Thursday, October 27, 2011




            This paper describes morphemes which are the smallest units of language which have meaning, especially derivational morphemes. Derivation is one of the kinds of word formation. Derivational morphemes are bound morphemes or affixes  which derive or create new words by either changing the meaning or the part of speech or both. English derivational morphemes can be classified into two namely derivational prefixes and derivational suffixes. Most of the English prefixes do not change part of speech although they are derivational. The derived words  undergo the change of meaning. On the contrary, Most of derivational suffixes change part of speech.

1. Introduction

            Language consists of two aspects namely form and meaning. In relation to meaning, the smallest meaningful unit in language is morpheme. Morpheme is defined as the smallest meaningful unit of a language (Lim Kiat Boey, 1975 : 37). Words are made up of morphemes. The word teachers, for example, consists of three meaningful units or morphemes, teach, –er,  and –s. The morpheme teach forming the word teachers has the lexical meaning; the morpheme –er means the doer of teaching; the morpheme –s has plural meaning. We can identify the meaning of the morpheme teach although it stands alone but we cannot identify the meaning of morphemes –er and –s in isolation. We can identify the meaning of the morpheme –er and –s after they combine to the morpheme teach. The morphemes which can meaningfully stand alone are called free morphemes while the morphemes such as –er and –s, which cannot meaningfully stand alone are called bound morphemes. Bound morphemes must be attached to free morphemes. Bound morphemes are also called affixes which can be classified into prefix, infix, and suffix. English only has two kinds of bound morphemes namely prefixes and suffixes. There are not infixes in English. Bound morphemes are classified into two namely derivational and inflectional morphemes. This article tries to discuss derivational morphemes. These morphemes are complicated so that understanding what derivational morphemes are is important.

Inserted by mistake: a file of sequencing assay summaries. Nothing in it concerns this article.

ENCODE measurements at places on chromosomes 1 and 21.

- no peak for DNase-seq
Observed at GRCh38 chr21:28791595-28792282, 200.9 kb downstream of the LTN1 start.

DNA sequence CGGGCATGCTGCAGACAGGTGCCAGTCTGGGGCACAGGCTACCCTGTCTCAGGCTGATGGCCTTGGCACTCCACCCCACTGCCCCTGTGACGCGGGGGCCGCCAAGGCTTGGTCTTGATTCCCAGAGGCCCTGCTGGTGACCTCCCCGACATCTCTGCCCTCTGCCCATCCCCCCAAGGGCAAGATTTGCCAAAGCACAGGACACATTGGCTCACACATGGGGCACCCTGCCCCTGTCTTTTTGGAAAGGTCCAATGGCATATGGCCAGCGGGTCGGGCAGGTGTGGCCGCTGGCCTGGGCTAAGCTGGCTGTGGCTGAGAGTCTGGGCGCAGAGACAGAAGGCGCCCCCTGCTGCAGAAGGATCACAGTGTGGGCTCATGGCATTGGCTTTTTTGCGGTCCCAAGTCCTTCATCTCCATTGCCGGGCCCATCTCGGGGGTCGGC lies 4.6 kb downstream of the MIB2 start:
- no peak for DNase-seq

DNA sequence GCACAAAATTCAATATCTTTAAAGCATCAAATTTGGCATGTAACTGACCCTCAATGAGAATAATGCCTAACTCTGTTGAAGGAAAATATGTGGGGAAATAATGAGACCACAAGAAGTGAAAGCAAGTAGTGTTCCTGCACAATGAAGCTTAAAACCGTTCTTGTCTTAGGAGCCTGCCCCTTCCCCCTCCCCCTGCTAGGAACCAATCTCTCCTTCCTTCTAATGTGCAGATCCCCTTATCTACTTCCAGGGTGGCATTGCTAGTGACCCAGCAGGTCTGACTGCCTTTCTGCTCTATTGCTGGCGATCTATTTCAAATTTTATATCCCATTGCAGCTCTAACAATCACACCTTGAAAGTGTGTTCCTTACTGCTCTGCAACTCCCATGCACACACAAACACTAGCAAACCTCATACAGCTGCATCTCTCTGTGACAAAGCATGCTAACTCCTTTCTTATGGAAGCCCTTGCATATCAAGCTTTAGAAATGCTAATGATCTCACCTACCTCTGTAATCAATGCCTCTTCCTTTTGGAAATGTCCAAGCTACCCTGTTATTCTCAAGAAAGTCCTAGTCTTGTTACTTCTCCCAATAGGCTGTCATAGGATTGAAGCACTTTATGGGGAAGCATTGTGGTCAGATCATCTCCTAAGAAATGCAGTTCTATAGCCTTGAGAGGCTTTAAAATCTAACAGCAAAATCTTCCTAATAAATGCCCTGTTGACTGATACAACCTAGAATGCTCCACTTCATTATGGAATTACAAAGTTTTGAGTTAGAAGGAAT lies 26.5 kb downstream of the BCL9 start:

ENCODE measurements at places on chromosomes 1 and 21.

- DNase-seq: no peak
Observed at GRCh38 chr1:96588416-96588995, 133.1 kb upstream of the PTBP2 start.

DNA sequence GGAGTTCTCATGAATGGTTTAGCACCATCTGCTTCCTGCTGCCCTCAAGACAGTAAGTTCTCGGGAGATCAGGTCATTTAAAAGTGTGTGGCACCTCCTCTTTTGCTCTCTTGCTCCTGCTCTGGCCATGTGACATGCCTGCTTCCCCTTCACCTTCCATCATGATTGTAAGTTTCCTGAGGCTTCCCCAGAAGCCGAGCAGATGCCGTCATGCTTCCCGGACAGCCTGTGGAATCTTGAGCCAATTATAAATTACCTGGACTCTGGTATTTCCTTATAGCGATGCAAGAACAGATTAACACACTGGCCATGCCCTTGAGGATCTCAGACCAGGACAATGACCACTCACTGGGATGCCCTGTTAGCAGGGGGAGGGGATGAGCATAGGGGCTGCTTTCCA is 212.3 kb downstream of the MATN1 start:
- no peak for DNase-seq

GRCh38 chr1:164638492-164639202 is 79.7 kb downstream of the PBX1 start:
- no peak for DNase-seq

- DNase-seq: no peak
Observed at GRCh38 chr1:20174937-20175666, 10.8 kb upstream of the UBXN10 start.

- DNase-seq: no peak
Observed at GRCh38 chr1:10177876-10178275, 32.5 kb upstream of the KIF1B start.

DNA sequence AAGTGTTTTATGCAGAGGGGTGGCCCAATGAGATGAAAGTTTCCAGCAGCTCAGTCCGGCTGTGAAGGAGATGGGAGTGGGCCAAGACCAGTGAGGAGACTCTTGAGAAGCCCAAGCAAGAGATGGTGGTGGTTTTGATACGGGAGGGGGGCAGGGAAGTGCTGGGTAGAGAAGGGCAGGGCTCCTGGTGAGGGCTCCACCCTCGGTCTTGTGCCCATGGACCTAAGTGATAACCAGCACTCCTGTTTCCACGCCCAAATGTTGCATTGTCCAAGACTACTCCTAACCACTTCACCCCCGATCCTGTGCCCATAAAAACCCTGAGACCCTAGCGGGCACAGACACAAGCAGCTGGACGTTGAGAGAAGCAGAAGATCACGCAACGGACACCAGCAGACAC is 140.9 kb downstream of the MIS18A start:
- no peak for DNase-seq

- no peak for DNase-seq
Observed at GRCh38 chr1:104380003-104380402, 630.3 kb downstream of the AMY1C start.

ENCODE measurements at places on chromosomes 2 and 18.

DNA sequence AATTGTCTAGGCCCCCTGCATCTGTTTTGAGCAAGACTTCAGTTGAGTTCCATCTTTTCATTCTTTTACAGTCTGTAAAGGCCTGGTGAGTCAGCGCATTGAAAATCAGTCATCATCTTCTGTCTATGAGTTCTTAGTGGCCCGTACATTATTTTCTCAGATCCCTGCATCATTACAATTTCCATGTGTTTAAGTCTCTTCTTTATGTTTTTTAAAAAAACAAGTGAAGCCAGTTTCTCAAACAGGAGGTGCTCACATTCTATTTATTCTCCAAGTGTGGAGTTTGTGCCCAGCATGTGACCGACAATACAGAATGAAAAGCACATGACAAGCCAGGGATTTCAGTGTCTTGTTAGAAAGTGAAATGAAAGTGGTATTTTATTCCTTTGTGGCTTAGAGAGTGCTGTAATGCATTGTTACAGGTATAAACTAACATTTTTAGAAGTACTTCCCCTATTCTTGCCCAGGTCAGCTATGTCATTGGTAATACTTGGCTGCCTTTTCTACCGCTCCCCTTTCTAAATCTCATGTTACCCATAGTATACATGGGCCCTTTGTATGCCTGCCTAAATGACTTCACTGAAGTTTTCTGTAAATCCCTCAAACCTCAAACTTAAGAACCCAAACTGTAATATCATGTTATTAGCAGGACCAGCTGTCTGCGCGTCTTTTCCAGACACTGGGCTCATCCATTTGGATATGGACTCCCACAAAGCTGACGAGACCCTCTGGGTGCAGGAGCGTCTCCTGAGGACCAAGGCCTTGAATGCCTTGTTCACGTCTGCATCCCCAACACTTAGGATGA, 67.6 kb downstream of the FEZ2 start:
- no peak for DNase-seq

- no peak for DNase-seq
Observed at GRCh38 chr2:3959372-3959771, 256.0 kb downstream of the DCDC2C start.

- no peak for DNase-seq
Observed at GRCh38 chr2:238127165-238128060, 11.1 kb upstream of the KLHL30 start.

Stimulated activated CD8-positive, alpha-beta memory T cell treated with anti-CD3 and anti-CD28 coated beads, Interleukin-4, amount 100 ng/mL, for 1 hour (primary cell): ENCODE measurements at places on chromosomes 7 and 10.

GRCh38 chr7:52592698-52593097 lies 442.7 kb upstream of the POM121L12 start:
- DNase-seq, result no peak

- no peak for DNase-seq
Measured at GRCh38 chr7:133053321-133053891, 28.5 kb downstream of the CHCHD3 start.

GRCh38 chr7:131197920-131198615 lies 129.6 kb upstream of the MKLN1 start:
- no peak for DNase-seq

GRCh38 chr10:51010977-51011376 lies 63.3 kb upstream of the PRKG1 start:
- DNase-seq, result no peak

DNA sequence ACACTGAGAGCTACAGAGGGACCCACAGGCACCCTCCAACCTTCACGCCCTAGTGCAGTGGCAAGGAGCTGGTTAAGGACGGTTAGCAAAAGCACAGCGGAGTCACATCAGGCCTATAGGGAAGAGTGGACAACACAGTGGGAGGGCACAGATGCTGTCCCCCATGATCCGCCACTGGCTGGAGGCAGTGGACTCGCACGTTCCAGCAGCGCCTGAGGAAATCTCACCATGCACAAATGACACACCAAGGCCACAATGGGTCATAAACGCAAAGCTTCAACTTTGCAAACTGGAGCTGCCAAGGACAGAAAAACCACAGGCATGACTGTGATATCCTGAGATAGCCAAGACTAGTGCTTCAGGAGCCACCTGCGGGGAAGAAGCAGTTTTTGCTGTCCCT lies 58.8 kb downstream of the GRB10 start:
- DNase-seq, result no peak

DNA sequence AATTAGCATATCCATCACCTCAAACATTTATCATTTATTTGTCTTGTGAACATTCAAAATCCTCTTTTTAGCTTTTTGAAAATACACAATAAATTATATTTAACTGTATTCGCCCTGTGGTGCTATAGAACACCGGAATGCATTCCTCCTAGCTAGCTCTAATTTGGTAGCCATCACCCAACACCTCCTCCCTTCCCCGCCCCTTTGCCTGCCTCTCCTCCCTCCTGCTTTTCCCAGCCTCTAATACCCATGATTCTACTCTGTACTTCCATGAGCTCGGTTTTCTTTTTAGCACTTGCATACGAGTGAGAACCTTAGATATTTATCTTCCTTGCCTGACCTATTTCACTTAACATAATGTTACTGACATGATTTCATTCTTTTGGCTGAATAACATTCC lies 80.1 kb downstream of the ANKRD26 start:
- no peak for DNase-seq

Wednesday, June 15, 2011

Speech Acts

1.     Definition
Speech  acts  theory  is  the  theory  in  the  field  of  pragmatics. In general, speech acts are acts of communication (Bach  1979). To communicate is to express a certain attitude, and the type of speech act being performed corresponds to the type of attitude being expressed. As an act of communication, a speech act succeeds if the audience identifies, in accordance with the speaker's intention, the attitude being expressed.

Wednesday, April 20, 2011

Code Mixing and Code Switching

Code Mixing
Wardhaugh (1986: 102) says that code is the particular dialect or language one chooses to use on any occasion, and a system for communication between two or more parties. Poedjosoedarmono (1978: 4) says that a code is a system of speech whose elements of language has special characteristic, and it is proper to the background of the speaker, the relation of the speaker to address and the situation.

Wednesday, March 9, 2011


Socilolinguistics and the Sociology of Language

The term ‘Sociolinguistics’, a branch of linguistics was first used in about 1965. Sociolinguistics is the study of language in relation to society or the study of the interaction between language and society.
Language, Dialects, and Varieties